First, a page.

There are plenty of untouched European destinations, but one country in the east has proven to be one of the hottest of the year: Albania
A country that used to be largely neglected by travelers, but has recently become one of the most promising destinations and real hidden gems of Europe.
Demand for travel to Europe increased between 2022 and 2023, especially after all health-related entry requirements were removed and normalcy was fully restored. But while tourism goliaths such as France, Italy and Spain have taken steps to reduce tourist numbers, other lesser-known countries are eager to welcome more visitors.
Albania is a small country in southeastern Europe, bordering Greece to the south, northern Macedonia and Kosovo to the east, and beautiful Montenegro to the north. But unlike many of its contemporaries, it was introduced to the public only 30 years ago.
According to INSTAT, 377,211 foreigners arrived in Albania in January of this year, a rise of 94.2% year on year. These rates are nothing short of amazing, given that Europe is still in its ‘off-season,’ when arrivals often decline considerably.
In addition, all European countries have relaxed border controls and allowed the resumption of tourist traffic. The fact that Albania continues to expand so rapidly in the face of the return to normalcy of its fiercest competitors is further evidence that it has maintained the momentum it gained at the beginning of the pandemic.
While most of Europe was closed because of COVID, Albania remained accessible without restrictions, which probably contributed to its unexpected popularity.
Last year, 7.5 million tourists visited Albania, a 32% increase over 2021. If the current trend continues, the country’s previous high could easily be surpassed by December.
Many tourists are unaware that Albania is a summer paradise.
Albania, like Croatia and Montenegro, is located on the Adriatic Sea, one of the arms of the great Mediterranean, but the cost of living is much lower in comparison. You will find the same turquoise waters, white sandy or pebble beaches, and medieval towns with stone houses, but without expensive hotels and typical tourist traps.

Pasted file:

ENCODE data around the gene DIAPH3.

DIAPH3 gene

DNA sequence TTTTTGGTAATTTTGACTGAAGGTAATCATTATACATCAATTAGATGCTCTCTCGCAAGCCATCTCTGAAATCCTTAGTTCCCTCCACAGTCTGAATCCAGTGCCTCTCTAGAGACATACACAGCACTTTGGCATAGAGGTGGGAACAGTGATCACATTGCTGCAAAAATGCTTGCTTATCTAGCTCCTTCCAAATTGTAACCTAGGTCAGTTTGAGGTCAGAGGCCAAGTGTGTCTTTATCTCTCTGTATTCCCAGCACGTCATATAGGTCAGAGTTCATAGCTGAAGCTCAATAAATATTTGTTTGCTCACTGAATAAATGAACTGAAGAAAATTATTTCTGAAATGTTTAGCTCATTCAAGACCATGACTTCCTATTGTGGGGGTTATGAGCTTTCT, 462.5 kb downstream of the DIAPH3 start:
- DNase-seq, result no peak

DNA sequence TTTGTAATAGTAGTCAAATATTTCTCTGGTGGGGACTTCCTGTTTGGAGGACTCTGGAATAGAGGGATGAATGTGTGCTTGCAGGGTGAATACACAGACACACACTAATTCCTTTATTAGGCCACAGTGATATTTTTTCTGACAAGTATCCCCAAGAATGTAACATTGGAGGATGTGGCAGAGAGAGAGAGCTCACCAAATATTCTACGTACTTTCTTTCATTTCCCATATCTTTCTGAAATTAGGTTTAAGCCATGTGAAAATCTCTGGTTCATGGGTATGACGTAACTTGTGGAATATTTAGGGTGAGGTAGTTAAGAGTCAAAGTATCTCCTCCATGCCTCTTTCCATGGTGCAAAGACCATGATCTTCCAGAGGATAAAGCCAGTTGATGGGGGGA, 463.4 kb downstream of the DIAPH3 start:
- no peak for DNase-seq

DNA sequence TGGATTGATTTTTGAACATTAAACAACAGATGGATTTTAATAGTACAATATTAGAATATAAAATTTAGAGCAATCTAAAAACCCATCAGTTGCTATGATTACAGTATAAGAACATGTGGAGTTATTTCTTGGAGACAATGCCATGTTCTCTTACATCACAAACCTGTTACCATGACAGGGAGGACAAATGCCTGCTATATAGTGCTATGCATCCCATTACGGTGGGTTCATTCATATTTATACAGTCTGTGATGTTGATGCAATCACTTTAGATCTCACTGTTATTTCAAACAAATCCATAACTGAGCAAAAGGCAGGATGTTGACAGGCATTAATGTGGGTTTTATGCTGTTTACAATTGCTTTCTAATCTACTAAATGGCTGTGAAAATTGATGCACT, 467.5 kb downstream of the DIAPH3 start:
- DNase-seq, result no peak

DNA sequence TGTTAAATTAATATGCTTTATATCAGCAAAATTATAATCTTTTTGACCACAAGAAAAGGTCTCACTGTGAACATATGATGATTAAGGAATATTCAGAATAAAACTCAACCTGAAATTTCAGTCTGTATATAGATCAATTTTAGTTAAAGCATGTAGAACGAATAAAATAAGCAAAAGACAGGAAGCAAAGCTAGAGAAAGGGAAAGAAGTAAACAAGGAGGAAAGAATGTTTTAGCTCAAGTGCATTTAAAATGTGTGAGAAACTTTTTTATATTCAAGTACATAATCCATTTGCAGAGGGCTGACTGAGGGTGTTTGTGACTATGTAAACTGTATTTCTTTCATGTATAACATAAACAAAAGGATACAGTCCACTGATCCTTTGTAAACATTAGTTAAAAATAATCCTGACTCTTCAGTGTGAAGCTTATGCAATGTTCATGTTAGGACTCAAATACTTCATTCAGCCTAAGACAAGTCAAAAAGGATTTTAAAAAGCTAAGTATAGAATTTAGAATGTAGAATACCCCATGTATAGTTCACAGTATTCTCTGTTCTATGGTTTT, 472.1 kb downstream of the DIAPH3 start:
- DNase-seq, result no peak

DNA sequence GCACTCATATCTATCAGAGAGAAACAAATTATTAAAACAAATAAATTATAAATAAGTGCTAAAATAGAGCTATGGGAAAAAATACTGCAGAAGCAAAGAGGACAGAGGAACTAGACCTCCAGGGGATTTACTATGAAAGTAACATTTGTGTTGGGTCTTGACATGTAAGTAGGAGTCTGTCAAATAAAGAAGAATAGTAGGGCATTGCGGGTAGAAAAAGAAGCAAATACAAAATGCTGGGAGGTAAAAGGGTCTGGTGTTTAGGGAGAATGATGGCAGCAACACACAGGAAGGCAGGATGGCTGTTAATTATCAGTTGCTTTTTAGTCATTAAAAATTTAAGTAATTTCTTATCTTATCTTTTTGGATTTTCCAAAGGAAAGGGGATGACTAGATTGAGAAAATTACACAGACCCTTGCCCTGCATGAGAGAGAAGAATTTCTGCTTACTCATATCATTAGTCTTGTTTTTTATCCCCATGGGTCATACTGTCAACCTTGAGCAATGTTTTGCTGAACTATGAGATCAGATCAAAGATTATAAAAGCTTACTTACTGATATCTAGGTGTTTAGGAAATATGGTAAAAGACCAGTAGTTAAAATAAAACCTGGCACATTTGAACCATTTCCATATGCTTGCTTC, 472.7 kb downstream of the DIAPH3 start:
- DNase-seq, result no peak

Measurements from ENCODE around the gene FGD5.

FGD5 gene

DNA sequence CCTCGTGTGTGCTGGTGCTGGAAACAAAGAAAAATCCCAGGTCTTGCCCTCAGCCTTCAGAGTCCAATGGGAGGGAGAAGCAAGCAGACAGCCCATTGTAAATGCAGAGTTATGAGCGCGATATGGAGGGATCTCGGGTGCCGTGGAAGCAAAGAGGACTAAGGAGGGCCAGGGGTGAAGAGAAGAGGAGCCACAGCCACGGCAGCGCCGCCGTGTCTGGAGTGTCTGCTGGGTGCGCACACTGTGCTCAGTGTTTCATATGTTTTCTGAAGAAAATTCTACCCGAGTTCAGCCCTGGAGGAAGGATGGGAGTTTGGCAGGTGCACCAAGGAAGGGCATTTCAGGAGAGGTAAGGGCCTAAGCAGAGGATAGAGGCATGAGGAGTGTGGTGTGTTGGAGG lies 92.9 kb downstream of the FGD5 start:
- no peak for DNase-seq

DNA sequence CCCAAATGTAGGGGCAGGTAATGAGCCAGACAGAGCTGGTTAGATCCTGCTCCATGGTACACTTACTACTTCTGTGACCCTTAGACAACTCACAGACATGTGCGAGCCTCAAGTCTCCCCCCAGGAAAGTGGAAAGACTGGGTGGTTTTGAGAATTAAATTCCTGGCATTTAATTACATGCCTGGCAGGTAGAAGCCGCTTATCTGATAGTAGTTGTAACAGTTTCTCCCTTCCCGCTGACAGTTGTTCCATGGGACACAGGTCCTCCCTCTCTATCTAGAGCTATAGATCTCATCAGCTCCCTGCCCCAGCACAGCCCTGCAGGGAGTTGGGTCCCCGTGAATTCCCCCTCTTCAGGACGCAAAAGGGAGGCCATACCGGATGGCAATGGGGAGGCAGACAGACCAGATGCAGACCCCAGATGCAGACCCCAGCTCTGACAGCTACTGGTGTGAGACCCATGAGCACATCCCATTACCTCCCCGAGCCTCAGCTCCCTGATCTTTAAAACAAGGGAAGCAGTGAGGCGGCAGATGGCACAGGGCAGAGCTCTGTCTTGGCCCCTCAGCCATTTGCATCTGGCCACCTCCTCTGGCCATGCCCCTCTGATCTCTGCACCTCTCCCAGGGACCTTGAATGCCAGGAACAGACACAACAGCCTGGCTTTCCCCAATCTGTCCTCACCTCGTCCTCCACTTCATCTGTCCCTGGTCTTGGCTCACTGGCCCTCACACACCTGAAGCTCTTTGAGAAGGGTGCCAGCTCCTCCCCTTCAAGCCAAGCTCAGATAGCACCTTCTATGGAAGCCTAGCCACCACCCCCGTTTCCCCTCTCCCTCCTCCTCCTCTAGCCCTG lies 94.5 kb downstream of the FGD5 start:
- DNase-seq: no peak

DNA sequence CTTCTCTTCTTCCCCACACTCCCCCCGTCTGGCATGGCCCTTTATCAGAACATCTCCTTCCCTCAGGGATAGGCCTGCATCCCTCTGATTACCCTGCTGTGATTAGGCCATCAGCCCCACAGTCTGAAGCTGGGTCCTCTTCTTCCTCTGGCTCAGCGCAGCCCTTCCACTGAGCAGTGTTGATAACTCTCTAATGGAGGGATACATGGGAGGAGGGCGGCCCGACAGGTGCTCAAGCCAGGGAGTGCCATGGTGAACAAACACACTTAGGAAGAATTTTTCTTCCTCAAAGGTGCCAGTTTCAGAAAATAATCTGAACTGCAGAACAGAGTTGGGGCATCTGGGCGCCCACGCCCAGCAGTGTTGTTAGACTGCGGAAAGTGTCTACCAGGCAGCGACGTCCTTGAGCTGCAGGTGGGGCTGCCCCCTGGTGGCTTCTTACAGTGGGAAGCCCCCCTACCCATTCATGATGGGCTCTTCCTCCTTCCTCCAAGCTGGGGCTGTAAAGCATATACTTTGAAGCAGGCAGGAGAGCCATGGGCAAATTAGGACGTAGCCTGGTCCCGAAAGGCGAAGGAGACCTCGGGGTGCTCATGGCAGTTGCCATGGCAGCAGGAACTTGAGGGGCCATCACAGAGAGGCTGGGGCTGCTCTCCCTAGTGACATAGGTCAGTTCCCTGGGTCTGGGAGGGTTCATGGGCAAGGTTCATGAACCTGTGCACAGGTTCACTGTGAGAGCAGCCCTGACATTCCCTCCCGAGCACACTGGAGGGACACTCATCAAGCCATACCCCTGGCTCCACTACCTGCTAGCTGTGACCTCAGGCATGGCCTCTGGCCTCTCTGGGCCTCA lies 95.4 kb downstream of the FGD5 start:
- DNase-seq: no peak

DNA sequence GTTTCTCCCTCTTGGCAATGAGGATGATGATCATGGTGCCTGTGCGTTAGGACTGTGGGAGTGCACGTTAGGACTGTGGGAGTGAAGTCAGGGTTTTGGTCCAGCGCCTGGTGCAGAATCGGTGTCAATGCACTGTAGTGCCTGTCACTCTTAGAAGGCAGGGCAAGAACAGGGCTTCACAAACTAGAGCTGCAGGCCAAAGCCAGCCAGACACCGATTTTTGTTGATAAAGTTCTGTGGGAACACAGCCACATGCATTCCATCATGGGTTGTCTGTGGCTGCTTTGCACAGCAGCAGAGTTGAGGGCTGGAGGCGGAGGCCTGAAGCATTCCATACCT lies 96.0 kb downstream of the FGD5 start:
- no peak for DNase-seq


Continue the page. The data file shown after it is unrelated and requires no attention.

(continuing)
Large parts of the southernmost coast of Albania, known as the Albanian Riviera, have remained undeveloped so that nature is intact, the beaches are undisturbed, and the traditional cobblestone towns, where generations of families have lived for centuries, untainted by outside influences.
Prices in Albania
Albania has become an increasingly popular destination for holidaymakers in recent years, offering a wide range of attractions and activities at affordable prices compared to other European destinations. The cost of a holiday in Albania will depend on several factors, including the time of year, type of accommodation, and the activities you plan to do.
Accommodation in Albania ranges from budget hostels and guesthouses to luxurious hotels and resorts. Prices can vary depending on the location and season, but generally, budget accommodation can be found for as low as €10-€20 per night, while more upscale options can range from €50-€200 per night.
Food and drink in Albania are also reasonably priced, with traditional Albanian dishes costing around €5-€10 in local restaurants. International cuisine options are available in larger cities, and prices may vary accordingly.
Transportation costs in Albania are relatively low. Taxis are widely available, and the fares are reasonable, with an average cost of €5-€10 for a short ride. Buses are also a popular and cheap way to travel around the country, with tickets ranging from €1-€5 depending on the distance.